You take money out of your ABLE account but don’t spend it on “qualified disability expenses”

You must spend any money you take out of your ABLE account on qualified disability expenses. If you spend it on expenses that don’t qualify, or if you just put the money in a different account, you may have to pay income tax on that amount, plus a 10% penalty, and this might affect Supplemental Security Income (SSI), Medicaid, or other benefits.

You (or others) deposit too much in your ABLE account in a single calendar year

There are two limits on how much can be put into your account each year, based on where the money comes from:
  • Up to $15,000 from any source (including your family and friends, your benefits, and other unearned income
  • Another $12,140 from your own earned income (if you have a job).

Learn more about depositing money into your ABLE account.

You don't keep track of the deposits that others make in your ABLE account

It’s important to keep good records. Even if other people make deposits, you are the one who has to make sure that too much money isn’t put into your ABLE account.

Learn more about depositing money into your ABLE account.

You get SSI and let the balance on your ABLE account go over $100,000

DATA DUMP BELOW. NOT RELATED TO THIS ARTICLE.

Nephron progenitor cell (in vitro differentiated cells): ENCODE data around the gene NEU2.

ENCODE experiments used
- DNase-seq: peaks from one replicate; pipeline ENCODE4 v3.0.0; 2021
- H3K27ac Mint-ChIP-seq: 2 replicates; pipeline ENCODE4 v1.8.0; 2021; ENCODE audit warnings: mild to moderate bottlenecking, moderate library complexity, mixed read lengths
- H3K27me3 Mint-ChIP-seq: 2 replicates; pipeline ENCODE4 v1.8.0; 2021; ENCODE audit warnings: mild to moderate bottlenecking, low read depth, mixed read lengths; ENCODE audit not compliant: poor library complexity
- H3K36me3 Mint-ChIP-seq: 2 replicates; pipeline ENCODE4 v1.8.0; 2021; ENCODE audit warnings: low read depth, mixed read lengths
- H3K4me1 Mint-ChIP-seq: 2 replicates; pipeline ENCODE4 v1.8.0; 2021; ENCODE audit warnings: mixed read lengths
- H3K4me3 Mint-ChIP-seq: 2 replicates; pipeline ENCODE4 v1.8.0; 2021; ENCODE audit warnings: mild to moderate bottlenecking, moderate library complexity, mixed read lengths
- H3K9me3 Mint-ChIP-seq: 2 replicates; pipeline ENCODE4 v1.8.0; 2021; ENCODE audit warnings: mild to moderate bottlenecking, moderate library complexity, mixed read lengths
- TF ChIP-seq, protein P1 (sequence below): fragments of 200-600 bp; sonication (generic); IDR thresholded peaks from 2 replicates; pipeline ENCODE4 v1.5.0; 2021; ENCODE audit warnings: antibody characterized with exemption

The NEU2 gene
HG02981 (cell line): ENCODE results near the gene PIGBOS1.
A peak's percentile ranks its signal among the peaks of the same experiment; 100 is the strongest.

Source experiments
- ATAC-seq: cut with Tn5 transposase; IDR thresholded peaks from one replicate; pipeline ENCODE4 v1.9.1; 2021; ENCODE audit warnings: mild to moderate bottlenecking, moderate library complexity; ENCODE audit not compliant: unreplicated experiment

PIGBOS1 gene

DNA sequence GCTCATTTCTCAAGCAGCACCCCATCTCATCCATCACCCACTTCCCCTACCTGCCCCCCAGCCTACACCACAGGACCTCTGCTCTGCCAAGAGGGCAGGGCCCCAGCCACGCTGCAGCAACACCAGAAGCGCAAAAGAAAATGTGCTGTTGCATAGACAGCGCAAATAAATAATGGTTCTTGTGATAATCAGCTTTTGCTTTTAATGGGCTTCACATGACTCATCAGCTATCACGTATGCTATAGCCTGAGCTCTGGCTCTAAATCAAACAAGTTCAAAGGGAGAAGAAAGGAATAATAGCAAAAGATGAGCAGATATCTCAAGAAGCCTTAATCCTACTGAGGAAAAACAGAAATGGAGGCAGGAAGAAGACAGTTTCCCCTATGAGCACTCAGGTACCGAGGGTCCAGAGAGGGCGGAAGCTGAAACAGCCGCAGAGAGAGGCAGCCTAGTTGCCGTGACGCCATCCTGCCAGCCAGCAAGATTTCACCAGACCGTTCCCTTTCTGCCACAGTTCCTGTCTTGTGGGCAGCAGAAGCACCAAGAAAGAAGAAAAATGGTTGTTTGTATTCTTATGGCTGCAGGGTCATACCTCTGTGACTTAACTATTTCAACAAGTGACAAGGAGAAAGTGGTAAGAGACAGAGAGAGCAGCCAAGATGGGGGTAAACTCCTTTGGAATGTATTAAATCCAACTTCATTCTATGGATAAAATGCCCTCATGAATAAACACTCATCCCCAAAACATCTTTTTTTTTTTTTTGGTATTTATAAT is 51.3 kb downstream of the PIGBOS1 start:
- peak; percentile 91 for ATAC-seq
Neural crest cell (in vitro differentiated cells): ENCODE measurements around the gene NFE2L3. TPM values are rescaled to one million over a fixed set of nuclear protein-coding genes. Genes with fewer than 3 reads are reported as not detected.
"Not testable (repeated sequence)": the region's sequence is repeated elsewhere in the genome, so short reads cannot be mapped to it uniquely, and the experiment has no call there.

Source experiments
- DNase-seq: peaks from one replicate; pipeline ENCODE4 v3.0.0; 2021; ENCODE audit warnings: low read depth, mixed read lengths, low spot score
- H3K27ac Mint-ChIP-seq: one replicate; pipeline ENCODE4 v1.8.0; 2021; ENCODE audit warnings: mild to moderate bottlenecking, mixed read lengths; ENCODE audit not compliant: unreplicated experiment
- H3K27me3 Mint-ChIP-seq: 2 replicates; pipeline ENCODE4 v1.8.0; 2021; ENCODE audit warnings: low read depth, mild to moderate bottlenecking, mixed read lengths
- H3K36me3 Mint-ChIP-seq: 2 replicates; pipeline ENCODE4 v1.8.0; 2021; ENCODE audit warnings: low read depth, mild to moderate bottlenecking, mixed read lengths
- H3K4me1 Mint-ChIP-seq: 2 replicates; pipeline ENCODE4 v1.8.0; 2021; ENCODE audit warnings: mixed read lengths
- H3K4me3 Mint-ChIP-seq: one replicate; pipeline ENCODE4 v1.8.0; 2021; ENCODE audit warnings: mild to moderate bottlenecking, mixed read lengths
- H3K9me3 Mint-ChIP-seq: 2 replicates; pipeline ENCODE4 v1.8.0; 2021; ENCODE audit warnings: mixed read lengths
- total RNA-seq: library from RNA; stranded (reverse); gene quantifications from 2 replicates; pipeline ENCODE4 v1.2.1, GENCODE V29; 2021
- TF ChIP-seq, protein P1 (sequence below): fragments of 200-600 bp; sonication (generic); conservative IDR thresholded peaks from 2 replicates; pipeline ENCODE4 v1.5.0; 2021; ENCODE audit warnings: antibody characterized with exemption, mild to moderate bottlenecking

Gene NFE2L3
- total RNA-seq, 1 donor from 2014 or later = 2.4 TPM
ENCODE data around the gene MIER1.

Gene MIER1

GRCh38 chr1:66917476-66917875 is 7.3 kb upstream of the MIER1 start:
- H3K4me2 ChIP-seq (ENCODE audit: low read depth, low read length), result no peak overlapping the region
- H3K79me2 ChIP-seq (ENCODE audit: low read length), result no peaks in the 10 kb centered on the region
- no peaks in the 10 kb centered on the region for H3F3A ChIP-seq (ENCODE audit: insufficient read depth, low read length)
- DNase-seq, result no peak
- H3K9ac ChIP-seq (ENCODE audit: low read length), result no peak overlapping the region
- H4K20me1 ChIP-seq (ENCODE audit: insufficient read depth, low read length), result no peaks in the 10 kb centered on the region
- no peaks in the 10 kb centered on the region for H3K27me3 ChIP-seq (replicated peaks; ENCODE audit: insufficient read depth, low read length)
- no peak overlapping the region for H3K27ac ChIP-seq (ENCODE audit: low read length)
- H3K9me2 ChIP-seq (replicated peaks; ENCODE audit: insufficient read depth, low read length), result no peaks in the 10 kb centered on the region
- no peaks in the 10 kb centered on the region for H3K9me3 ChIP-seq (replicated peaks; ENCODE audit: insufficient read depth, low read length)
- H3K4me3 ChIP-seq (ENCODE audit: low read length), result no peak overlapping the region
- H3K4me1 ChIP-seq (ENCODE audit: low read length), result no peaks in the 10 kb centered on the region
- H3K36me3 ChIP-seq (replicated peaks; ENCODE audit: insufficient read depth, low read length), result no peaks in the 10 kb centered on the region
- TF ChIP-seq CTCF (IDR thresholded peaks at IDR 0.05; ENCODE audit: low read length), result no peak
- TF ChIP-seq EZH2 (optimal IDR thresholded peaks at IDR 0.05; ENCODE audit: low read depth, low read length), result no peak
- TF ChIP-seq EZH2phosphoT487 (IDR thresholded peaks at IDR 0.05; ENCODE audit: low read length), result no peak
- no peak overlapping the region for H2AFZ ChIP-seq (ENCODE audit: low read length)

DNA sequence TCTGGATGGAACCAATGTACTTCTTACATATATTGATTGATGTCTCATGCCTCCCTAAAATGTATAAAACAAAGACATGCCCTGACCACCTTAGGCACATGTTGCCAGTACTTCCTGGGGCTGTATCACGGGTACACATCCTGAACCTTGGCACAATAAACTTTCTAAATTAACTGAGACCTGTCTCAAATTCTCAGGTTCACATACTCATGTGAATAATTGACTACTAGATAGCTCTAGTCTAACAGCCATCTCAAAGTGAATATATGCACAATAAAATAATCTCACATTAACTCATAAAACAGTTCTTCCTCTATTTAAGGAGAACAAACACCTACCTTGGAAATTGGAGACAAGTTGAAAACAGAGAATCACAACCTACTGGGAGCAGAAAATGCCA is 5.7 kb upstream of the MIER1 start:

If the amount in your ABLE account goes over $100,000, your SSI benefits stop. The suspension has no time limit, and your SSI benefits can start again if the balance drops below $100,000.

Even if SSI benefits stop because you have too much money in your ABLE account, you keep your Medicaid coverage as long as you meet all other eligibility rules.

You want the money in your ABLE account to go to your family if you die

Because the ABLE account has to be in your name, any money left in the account after you die is used to pay back the Medicaid program for any benefits you received since you first opened your ABLE account. Any remaining money has to go through probate (a long process) before it goes to your heirs.

If this could cause problems, look into setting up a third-party (meaning it is in someone else’s name) Special Needs Trust, which has no limit on contributions. (Learn more about Special Needs Trusts.) Also, if you die, the money in the trust isn’t used to repay Medicaid benefits, and it doesn’t go through probate before your heirs get it. You can have both an ABLE account and a Special Needs Trust.